Dirty money costs developing world US$6tn, led by China, report says


Wed, Dec 19, 2012 - Page 1

Crime, corruption and tax evasion have cost the developing world nearly US$6 trillion over the past decade, and illicit funds keep growing, led by China, a financial watchdog group said in a new report.

China accounted for almost half of the US$858.8 billion in dirty money that flowed into tax havens and Western banks in 2010, more than eight times the amounts for runner-ups Malaysia and Mexico. Total illicit outflows increased by 11 percent from the prior year, Global Financial Integrity, a Washington-based group that campaigns for financial accountability, said in its latest report released on Monday.

“Astronomical sums of dirty money continue to flow out of the developing world and into offshore tax havens and developed country banks,” GFI director Raymond Baker said.

“Developing countries are hemorrhaging more and more money at a time when rich and poor nations alike are struggling to spur economic growth. This report should be a wake-up call to world leaders that more must be done to address these harmful outflows,” he said.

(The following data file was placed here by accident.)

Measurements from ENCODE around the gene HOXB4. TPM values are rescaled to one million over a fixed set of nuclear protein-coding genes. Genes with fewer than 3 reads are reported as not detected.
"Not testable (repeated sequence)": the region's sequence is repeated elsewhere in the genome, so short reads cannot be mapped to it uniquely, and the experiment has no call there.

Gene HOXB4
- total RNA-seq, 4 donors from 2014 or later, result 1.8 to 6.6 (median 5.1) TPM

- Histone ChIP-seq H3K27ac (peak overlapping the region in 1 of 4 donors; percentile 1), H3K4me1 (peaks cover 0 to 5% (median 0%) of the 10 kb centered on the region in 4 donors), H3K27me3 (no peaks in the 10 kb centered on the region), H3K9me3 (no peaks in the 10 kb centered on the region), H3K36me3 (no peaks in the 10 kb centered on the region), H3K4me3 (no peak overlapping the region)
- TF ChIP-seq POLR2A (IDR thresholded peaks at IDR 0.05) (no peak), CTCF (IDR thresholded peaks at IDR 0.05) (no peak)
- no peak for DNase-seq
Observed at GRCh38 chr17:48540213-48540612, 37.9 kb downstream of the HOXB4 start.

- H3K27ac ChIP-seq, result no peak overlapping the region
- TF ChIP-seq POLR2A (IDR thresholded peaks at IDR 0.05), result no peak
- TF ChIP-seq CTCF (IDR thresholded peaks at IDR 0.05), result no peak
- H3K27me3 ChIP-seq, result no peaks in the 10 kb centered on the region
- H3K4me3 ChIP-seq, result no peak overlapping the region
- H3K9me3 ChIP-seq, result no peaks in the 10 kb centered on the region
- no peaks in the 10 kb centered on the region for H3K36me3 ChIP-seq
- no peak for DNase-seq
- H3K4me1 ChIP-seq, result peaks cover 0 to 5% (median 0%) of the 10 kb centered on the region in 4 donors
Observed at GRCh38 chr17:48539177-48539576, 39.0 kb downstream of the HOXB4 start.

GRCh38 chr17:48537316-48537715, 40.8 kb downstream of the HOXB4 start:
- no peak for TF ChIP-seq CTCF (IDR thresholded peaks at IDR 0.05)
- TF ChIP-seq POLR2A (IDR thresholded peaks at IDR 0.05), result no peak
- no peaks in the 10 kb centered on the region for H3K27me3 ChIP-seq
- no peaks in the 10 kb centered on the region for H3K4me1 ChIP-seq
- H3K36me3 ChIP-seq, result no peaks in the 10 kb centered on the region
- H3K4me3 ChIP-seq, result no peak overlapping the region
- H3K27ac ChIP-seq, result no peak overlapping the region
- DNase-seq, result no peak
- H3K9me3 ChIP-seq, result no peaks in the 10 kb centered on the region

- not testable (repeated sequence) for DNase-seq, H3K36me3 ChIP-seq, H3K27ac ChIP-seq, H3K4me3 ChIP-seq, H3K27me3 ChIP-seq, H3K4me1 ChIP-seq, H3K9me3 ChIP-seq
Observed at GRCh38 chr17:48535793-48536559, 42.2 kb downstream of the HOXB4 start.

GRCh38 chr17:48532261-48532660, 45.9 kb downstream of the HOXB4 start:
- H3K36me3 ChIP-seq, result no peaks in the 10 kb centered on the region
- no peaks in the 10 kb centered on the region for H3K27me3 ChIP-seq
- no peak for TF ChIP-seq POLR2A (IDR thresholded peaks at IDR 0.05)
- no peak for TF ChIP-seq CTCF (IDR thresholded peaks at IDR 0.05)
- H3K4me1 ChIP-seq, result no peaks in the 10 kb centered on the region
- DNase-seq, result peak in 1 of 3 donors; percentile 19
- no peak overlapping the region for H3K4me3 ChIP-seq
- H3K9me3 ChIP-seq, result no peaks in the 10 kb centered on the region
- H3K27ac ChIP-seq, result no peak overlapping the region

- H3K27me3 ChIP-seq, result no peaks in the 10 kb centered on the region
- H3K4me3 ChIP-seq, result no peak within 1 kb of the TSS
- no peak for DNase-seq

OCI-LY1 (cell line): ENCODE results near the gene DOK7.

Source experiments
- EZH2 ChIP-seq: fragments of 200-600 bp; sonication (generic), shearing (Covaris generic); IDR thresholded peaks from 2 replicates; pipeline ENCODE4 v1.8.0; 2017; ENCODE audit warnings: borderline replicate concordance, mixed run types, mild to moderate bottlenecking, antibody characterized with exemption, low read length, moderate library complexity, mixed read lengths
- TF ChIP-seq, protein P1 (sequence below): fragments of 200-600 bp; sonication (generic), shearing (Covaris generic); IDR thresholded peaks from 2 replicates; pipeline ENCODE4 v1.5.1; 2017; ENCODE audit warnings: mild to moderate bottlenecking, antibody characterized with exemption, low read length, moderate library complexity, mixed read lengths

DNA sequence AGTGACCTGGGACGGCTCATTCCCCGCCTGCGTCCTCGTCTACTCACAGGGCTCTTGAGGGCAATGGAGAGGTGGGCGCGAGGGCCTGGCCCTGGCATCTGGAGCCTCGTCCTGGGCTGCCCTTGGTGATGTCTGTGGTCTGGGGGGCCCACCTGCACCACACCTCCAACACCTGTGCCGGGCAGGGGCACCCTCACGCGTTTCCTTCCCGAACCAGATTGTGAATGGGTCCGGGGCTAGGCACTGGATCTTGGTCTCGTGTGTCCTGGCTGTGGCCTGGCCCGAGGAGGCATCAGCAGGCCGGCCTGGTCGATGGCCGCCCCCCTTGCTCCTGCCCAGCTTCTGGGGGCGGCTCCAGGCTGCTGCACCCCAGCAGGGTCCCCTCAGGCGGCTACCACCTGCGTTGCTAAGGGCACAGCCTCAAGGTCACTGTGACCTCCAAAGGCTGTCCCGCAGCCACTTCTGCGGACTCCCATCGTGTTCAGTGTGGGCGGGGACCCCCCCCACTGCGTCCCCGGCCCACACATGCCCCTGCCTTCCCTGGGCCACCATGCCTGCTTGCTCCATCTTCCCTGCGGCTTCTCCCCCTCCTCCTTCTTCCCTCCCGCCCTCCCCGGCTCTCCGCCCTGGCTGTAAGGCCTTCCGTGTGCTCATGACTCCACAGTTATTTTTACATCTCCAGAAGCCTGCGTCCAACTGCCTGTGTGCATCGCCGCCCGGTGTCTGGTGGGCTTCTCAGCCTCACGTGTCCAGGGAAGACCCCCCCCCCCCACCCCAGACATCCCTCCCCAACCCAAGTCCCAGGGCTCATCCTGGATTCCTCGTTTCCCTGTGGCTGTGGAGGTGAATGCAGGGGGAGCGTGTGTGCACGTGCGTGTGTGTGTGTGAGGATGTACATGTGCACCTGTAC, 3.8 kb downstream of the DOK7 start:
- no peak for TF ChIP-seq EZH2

All the countries in the top 10, which this year saw India, Nigeria and the Philippines join the ranks, face significant problems with corruption, and in most there are vast gaps between rich and poor citizens, as well as internal security problems.

G20 leaders increasingly are focusing on ways to crack down on money laundering, bank secrecy and tax loopholes to prevent funds stolen from public coffers or earned through criminal activity from depleting the budgets of developing countries. The sums are so huge that for every dollar in foreign direct aid, US$10 leaves developing countries.

China lost US$420.4 billion in 2010 and over the decade lost a total of US$2.74 trillion. Moreover, its losses are steadily rising. In an October report, GFI said another US$602 billion in illicit flows left China last year for a total of US$3.79 trillion between 2000 and last year.

“Our report continues to demonstrate that the Chinese economy is a ticking time bomb,” said Dev Kar, GFI’s lead economist who compiled the report. “The social, political and economic order in that country is not sustainable in the long run given such massive illicit outflows.”

Mexico lost US$51.17 billion in illicit flows in 2010 for a total of US$476 billion over the last decade, which does not even count the billions of dollars in bulk cash that probably left under organized crime and drug dealing. Malaysia, an export-dominated economy with a wealthy elite, lost US$64.38 billion in 2010 and US$285 billion cumulatively between 2001 and 2010, the report said.